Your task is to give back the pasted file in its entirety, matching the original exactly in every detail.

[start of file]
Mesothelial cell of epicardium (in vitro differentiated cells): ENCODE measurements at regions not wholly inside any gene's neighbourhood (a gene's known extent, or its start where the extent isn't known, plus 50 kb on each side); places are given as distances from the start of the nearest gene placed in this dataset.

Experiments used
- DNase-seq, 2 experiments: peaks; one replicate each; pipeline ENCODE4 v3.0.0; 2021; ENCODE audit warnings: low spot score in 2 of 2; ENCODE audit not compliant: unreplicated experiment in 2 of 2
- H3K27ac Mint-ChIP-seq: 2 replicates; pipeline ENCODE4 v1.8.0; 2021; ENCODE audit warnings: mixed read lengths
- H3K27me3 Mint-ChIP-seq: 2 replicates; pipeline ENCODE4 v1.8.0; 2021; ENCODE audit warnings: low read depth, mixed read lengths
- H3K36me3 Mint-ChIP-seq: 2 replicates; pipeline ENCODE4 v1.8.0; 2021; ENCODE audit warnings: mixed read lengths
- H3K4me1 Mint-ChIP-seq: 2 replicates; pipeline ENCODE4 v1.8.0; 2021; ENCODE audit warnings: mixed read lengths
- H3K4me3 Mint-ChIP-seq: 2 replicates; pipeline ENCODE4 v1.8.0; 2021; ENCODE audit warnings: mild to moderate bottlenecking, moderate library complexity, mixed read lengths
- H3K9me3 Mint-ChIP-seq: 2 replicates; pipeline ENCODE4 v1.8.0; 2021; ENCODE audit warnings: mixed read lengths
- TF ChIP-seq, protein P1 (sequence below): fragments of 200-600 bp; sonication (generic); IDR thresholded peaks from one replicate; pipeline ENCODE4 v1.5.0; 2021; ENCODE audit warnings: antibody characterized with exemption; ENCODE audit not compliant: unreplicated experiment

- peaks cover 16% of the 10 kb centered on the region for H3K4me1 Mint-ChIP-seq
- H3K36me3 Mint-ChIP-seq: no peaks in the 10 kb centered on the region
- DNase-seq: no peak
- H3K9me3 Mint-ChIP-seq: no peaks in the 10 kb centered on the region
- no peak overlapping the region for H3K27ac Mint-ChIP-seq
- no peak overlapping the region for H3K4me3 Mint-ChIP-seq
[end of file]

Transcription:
Mesothelial cell of epicardium (in vitro differentiated cells): ENCODE measurements at regions not wholly inside any gene's neighbourhood (a gene's known extent, or its start where the extent isn't known, plus 50 kb on each side); places are given as distances from the start of the nearest gene placed in this dataset.

Experiments used
- DNase-seq, 2 experiments: peaks; one replicate each; pipeline ENCODE4 v3.0.0; 2021; ENCODE audit warnings: low spot score in 2 of 2; ENCODE audit not compliant: unreplicated experiment in 2 of 2
- H3K27ac Mint-ChIP-seq: 2 replicates; pipeline ENCODE4 v1.8.0; 2021; ENCODE audit warnings: mixed read lengths
- H3K27me3 Mint-ChIP-seq: 2 replicates; pipeline ENCODE4 v1.8.0; 2021; ENCODE audit warnings: low read depth, mixed read lengths
- H3K36me3 Mint-ChIP-seq: 2 replicates; pipeline ENCODE4 v1.8.0; 2021; ENCODE audit warnings: mixed read lengths
- H3K4me1 Mint-ChIP-seq: 2 replicates; pipeline ENCODE4 v1.8.0; 2021; ENCODE audit warnings: mixed read lengths
- H3K4me3 Mint-ChIP-seq: 2 replicates; pipeline ENCODE4 v1.8.0; 2021; ENCODE audit warnings: mild to moderate bottlenecking, moderate library complexity, mixed read lengths
- H3K9me3 Mint-ChIP-seq: 2 replicates; pipeline ENCODE4 v1.8.0; 2021; ENCODE audit warnings: mixed read lengths
- TF ChIP-seq, protein P1 (sequence below): fragments of 200-600 bp; sonication (generic); IDR thresholded peaks from one replicate; pipeline ENCODE4 v1.5.0; 2021; ENCODE audit warnings: antibody characterized with exemption; ENCODE audit not compliant: unreplicated experiment

- peaks cover 16% of the 10 kb centered on the region for H3K4me1 Mint-ChIP-seq
- H3K36me3 Mint-ChIP-seq: no peaks in the 10 kb centered on the region
- DNase-seq: no peak
- H3K9me3 Mint-ChIP-seq: no peaks in the 10 kb centered on the region
- no peak overlapping the region for H3K27ac Mint-ChIP-seq
- no peak overlapping the region for H3K4me3 Mint-ChIP-seq